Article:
You win some and you lose some. For Charlotte Sibley, the worst loss in her more than 30-year career in pharma came when she tried to tell her boss some bad news about a brand-new drug called Lipitor.
It was 1996, and Sibley was head of market research at Bristol-Myers Squibb. BMS, of course, had a strong foothold in the lucrative cholesterol-lowering market, thanks to its statin Pravachol (pravastatin), launched in 1991. The question was what kind of impact could be expected from the new cholesterol drug just launched by Pfizer and Warner-Lambert.
The marketing department predicted that Lipitor (atorvastatin) would take share from Zocor (simvastatin) and other competitors, but would not affect Pravachol. Finance agreed. But Sibley's research showed Lipitor as having much bigger gains—and she said so.Who to listen to? As Sibley says, when it comes to developing fact-based forecasts, marketing has the capability, but its job is to promote the product, so it tends toward rose-colored perspectives. Finance is objective, but it doesn't know the market.
What she doesn't say—though others will—is that stories like this are less common today than they used to be. And if market research and customer focus have taken on a larger and more secure role in pharmaceutical companies, it's partly Charlotte Sibley's influence.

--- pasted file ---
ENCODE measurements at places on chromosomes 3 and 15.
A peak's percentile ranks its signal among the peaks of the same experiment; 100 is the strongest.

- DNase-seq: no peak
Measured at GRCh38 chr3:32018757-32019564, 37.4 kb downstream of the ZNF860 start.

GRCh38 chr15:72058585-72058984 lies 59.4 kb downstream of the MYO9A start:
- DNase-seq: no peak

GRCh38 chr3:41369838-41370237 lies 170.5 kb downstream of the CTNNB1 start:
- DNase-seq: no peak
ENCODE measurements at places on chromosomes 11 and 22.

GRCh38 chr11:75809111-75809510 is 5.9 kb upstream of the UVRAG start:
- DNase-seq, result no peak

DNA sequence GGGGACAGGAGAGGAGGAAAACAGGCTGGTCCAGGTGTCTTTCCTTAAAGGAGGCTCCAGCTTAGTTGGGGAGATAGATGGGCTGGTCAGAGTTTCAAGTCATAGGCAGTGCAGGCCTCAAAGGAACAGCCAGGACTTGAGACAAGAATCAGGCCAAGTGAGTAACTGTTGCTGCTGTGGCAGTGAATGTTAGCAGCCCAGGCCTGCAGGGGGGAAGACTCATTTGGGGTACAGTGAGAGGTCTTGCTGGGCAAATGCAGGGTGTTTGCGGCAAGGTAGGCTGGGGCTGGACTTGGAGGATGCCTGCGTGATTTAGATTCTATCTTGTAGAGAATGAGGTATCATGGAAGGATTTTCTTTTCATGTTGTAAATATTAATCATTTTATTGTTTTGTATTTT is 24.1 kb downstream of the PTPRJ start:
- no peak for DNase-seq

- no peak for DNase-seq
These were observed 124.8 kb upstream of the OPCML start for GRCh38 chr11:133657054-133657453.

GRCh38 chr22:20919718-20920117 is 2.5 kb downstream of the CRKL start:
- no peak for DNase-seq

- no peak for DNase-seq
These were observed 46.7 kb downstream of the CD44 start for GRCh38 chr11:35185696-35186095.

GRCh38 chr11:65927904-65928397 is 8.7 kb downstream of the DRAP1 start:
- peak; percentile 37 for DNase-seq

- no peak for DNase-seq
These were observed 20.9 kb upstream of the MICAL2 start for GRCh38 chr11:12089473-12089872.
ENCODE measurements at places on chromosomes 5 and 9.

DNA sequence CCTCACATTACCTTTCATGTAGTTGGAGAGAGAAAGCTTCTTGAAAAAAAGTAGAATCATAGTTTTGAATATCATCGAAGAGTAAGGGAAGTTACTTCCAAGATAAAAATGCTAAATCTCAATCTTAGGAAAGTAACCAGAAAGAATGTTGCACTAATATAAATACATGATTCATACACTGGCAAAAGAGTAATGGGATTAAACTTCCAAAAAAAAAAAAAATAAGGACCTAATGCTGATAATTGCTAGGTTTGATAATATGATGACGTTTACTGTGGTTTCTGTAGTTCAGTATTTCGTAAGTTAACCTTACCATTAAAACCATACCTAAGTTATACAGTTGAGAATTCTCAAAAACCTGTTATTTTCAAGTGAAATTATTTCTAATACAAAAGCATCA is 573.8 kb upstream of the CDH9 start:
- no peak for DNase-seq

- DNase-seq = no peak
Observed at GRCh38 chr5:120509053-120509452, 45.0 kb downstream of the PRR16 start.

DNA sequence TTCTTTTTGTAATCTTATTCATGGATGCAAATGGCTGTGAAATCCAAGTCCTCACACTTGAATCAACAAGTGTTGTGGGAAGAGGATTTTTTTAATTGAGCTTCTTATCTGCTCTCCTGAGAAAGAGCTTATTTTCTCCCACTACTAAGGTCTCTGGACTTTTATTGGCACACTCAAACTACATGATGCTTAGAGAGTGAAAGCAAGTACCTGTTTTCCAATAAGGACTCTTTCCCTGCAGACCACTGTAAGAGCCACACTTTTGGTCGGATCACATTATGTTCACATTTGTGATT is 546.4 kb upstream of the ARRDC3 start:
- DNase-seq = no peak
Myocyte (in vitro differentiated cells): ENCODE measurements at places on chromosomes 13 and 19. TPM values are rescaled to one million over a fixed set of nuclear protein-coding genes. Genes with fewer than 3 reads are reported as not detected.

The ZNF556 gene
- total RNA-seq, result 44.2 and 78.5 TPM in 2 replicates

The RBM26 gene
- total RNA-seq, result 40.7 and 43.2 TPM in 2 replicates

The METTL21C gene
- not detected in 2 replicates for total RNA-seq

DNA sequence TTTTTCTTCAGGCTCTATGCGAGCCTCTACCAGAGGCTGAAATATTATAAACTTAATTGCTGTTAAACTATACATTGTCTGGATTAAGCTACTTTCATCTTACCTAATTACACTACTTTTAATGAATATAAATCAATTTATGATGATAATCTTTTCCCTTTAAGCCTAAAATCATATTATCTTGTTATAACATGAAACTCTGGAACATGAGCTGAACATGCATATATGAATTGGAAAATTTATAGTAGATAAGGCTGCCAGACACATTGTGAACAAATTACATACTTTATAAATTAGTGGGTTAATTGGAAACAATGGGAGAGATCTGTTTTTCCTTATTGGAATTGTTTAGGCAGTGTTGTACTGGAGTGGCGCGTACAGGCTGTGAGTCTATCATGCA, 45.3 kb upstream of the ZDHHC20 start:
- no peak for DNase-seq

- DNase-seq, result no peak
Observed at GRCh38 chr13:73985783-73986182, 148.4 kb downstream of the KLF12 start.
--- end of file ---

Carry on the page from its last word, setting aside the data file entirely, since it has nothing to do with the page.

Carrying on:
Early on in her career, a boss once told Sibley, "You're the navigator. Tell us where to go." She apparently took the advice in the broadest possible way. Throughout her career—which includes stints at Pfizer, Johnson & Johnson, BMS, Pharmacia, Millennium, and her current employer, Shire—Sibley has been in the vanguard of engaging pharma with its customers. She was an early visionary of working with consumers and other stakeholders, and is credited with turning market research into a strategic function that helps the business make smarter decisions, a mantra she's repeated so many times that it is now in the DNA of most companies. Along the way, she helped establish the industry's first competitive intelligence unit and helped invent the field of pharmacoeconomics and health outcomes.
You lose some, but you win some. And Sibley recently added two items to her already long list of wins. She was appointed Shire's senior vice president of leadership development, a job that acknowledges and builds upon her decades of mentoring and developing generations of research professionals. And she has just been elected Woman of the Year of the Healthcare Businesswomen's Association, an honor she shares with previous winners such as Meryl Zausner, CFO of Novartis Oncology, and Christine Poon, J&J's vice chairman.
"Charlotte can laugh or cry with you," says Wassihun Alemayehu, Shire's director of market research. "That should speak volumes, because leadership isn't about your technical skills, which she has plenty of. It isn't about how much people love you, though she has plenty of love. It is how much you can open up and communicate and nurture other leaders, which the industry is now starting to realize."